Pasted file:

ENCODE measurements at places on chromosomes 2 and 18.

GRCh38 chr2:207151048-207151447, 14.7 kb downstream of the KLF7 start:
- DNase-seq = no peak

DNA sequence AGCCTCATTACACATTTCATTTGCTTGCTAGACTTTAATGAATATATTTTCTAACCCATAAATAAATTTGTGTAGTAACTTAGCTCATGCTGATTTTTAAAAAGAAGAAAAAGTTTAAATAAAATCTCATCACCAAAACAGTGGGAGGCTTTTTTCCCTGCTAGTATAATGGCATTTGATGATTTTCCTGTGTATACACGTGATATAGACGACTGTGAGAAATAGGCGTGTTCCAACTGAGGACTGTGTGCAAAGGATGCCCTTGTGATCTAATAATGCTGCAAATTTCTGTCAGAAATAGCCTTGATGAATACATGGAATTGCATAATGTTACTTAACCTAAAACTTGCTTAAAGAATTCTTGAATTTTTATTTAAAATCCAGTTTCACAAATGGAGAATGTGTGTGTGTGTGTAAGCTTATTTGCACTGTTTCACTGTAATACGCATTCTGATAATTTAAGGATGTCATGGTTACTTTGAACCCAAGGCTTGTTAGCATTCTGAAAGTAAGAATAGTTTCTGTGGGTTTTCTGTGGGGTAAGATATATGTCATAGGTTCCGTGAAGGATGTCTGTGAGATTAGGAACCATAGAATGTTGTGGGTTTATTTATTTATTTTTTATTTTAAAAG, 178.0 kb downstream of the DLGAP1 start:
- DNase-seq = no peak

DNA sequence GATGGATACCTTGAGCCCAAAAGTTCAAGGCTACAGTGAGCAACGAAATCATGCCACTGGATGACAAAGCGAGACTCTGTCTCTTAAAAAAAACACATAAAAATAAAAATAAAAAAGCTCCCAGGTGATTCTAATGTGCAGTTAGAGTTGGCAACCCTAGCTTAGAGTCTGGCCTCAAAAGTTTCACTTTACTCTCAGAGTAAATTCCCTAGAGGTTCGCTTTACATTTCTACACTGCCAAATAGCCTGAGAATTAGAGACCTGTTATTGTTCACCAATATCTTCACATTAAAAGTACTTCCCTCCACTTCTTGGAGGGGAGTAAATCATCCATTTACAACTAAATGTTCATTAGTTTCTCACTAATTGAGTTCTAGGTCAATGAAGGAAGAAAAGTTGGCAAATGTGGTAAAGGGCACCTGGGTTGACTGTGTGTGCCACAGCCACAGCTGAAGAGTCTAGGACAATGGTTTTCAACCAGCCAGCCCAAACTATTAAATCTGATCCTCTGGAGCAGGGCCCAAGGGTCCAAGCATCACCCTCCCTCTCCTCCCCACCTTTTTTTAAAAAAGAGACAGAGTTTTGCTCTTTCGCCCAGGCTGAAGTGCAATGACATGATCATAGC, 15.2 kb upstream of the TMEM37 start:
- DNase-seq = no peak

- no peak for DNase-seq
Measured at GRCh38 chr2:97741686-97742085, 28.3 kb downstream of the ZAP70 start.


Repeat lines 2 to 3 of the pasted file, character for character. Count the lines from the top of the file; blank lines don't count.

GRCh38 chr2:207151048-207151447, 14.7 kb downstream of the KLF7 start:
- DNase-seq = no peak